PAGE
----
Sunday, March 18, 2007

Across the void

When P's grandmother died last autumn, I was prepared to be upset at the funeral. I thought that, coming only a few months after P's funeral, it was bound to be hard for me, even though I hadn't known his grandmother well at all.

Well, I got through that all right, but I was completely blindsided by my reaction to this weekend's wedding. I hadn't been expecting to feel sad -- why should I? It was a wedding, not a wake -- and at the beginning, as I was watching G scatter silk flower petals down the aisle, I didn't. But then the minister got up and started talking, and from that point on, I cried without stopping through the entire ceremony. If you know me in real life, you know how unlike me it is to cry in public, or to show any strong emotion really, but I couldn't help it. The best I could do was cry silently, which I did, sitting there alone in the corner of the third pew. And it's a good thing I was alone too, because if anyone had tried to touch me, I might have died of shame on the spot.

What set me off was the minister's speech, which was all about the bond of marriage and the melding of two people into one. Of course she didn't mention the flip side of that coin: what happens when that bond is broken against your will, and the other half of you is ripped away in an instant, while your back is turned. I didn't want to stop being married to P, damn it. In my mind, I still am; I still wear my wedding ring (and his too, on the finger right next to mine); and I hate every time I'm forced to tick "single" or "divorced/widowed" on a form. A few weeks after he died, the Social Security Administration sent me a lot of paperwork that said "marriage ended in death on 7/2/2006," and it seemed like the cruelest cut ever, that some government agency could pronounce my marriage over just like that, when I still feel married and think of myself as married. There's something there, no matter what they say. It's less as if the bond's been severed and more as if it's stretched out long and thin, as if I'm on one side of a chasm and P is on the other, a tiny black dot far off in the distance. But is that true, or is it only in my head?

Anyway, I managed to get hold of myself as the ceremony ended, and I don't think anyone saw my little breakdown, or if they did, they probably just assumed I'm one of those people who cries at weddings. Certainly the bride and groom didn't notice, and I'm grateful for that. Not everything is about me, and the last thing I'd want is for my personal issues to spoil their day.

5 comments:

MomToAp said...

I don't think its only in your head. P is still part of you, part of who you will always be and part of your heart. Streched sounds like a much better explanation. He can never be gone when he is part of who you are. No checked box or words on a piece of paper can take away the bond that you carry with P in your heart. Your right you didn't choose to end your marriage. Neither of you did. Hence its not over just delayed in traffic a bit. You will be back together when all thats blocking your path is cleared away. Right now he is waiting at the destination and you will make it back to him, but right now you have a lot of things to do on the way.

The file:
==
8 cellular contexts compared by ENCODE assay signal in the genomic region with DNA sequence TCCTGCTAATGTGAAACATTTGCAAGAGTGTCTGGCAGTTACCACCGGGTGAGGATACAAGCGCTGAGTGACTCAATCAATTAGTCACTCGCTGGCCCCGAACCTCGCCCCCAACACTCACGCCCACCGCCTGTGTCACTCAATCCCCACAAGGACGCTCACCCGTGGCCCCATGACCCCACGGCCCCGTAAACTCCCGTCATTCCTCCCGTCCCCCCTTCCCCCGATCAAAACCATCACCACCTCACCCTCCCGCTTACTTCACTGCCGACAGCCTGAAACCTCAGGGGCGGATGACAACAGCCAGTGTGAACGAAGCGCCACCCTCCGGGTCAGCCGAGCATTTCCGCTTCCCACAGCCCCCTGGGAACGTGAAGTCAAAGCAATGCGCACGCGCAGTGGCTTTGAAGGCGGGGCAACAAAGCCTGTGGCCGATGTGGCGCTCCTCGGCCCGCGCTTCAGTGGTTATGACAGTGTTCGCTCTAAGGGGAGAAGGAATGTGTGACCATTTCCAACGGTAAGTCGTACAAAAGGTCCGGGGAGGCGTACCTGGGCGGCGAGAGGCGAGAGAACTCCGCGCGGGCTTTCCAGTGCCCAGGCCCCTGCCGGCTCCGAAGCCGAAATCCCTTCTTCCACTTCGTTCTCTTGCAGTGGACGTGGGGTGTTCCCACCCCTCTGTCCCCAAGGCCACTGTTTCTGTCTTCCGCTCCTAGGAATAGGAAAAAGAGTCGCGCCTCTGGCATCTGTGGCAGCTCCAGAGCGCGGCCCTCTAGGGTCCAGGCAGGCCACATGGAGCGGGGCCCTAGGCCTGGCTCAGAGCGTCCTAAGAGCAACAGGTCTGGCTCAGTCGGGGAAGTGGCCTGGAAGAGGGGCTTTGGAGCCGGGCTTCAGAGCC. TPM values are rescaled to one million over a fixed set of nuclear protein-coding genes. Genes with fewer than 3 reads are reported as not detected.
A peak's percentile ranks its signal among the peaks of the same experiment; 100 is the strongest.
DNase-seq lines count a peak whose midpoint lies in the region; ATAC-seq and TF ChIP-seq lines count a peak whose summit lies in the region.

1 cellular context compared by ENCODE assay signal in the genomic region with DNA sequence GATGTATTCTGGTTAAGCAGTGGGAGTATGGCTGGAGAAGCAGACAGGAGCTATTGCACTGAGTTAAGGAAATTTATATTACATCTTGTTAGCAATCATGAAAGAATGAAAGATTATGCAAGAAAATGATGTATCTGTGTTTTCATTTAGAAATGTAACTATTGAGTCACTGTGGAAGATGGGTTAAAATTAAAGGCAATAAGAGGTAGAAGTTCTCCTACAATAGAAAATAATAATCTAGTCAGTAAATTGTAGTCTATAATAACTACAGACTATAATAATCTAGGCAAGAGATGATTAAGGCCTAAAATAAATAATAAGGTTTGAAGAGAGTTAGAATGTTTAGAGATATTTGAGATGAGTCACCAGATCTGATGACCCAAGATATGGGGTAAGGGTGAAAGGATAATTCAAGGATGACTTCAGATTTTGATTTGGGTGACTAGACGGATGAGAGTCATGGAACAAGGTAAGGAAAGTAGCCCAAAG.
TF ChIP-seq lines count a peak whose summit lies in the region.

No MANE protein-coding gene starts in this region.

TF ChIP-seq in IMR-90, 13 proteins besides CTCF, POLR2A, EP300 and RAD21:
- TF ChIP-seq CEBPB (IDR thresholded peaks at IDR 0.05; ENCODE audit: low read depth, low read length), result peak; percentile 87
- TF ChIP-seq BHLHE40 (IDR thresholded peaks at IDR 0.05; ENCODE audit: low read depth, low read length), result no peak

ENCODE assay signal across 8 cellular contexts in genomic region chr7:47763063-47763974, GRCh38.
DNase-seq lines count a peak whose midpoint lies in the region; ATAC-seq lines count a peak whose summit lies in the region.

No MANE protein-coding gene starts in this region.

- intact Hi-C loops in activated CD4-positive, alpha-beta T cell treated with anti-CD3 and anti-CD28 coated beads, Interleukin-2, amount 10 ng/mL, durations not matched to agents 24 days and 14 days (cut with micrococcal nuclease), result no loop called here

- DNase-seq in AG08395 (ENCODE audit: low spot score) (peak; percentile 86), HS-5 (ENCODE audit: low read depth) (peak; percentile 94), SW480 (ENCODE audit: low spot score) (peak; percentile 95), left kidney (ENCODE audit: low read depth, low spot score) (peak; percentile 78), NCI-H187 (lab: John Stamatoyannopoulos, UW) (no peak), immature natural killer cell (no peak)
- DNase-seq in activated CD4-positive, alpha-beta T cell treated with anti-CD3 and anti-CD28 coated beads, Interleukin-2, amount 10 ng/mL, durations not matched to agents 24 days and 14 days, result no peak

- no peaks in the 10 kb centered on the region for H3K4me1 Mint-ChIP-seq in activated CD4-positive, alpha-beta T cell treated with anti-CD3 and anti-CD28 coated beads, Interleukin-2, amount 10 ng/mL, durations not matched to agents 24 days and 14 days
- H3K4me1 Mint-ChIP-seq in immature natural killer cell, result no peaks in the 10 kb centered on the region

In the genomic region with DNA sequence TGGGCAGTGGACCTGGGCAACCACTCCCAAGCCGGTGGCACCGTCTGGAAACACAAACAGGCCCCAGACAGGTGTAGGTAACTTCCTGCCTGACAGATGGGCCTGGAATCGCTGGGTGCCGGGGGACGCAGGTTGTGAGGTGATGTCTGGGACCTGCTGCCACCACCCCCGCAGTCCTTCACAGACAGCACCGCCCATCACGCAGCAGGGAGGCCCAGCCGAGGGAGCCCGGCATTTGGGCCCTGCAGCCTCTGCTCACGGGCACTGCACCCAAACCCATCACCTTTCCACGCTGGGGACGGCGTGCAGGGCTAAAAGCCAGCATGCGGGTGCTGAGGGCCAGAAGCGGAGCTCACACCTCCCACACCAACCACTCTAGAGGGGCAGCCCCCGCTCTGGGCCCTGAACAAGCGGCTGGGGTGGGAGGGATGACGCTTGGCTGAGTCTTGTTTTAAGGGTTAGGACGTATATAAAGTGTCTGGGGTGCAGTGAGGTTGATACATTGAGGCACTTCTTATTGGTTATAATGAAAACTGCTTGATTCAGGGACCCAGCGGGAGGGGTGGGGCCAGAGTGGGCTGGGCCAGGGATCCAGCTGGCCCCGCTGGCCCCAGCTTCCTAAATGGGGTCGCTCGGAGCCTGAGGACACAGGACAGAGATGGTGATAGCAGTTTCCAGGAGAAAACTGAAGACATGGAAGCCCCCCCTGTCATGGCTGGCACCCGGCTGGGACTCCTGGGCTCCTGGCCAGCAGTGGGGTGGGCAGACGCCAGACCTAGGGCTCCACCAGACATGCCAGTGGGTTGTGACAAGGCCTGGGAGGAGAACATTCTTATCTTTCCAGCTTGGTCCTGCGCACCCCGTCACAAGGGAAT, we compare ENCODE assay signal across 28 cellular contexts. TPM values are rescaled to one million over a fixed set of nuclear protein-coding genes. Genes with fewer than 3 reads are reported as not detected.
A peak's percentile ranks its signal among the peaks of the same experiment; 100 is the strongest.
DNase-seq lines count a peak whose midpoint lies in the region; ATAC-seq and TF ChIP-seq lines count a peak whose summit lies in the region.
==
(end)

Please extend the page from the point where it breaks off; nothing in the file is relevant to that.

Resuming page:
Anonymous said...

Weddings always make me cry - more than any other event. I've never been able to figure out why, but I'd like to think it's because I'm so happily married.

Karen
WHM

writermeeg said...

(hug) I'm crying now. (And you know I, unfortunately, do cry in public!) And I like what momtoap said.

Pixilated Mum said...

When DH and I were going through our marriage prep course, I remember one of the catechists saying that the marriage because something of itself almost. Like, there's DH and there's me, and then there's the sacrament of marriage, which is in a sense all the love and experience and work and tears and joy. It's almost like the marriage becomes its own thing. And I think anyone who has been married for a while, like you and Peter, know that there's something almost supernatural about a good marriage, something that exists beyond you and your spouse ...

I'm so sorry that you cried at the wedding, but it is so understandable, really, V. And yet I understand your mortification. I hardly ever cry, but the times I've done so in public have been so painful. It was even worse when I did that at work a few times long, long ago ...

Your comment in my blog, though, almost made me cry. I remember you going through that period of baby-wanting. I totally do. And it is hard, isn't it?

Thanks for remembering my baby, too. I have never forgotten that on the anniversary of his death that you remembered and gave me a card. That one simple act was one of the most touching things in my life. Thank you.

baggage said...

This is one of the most well written, touching things I've ever read.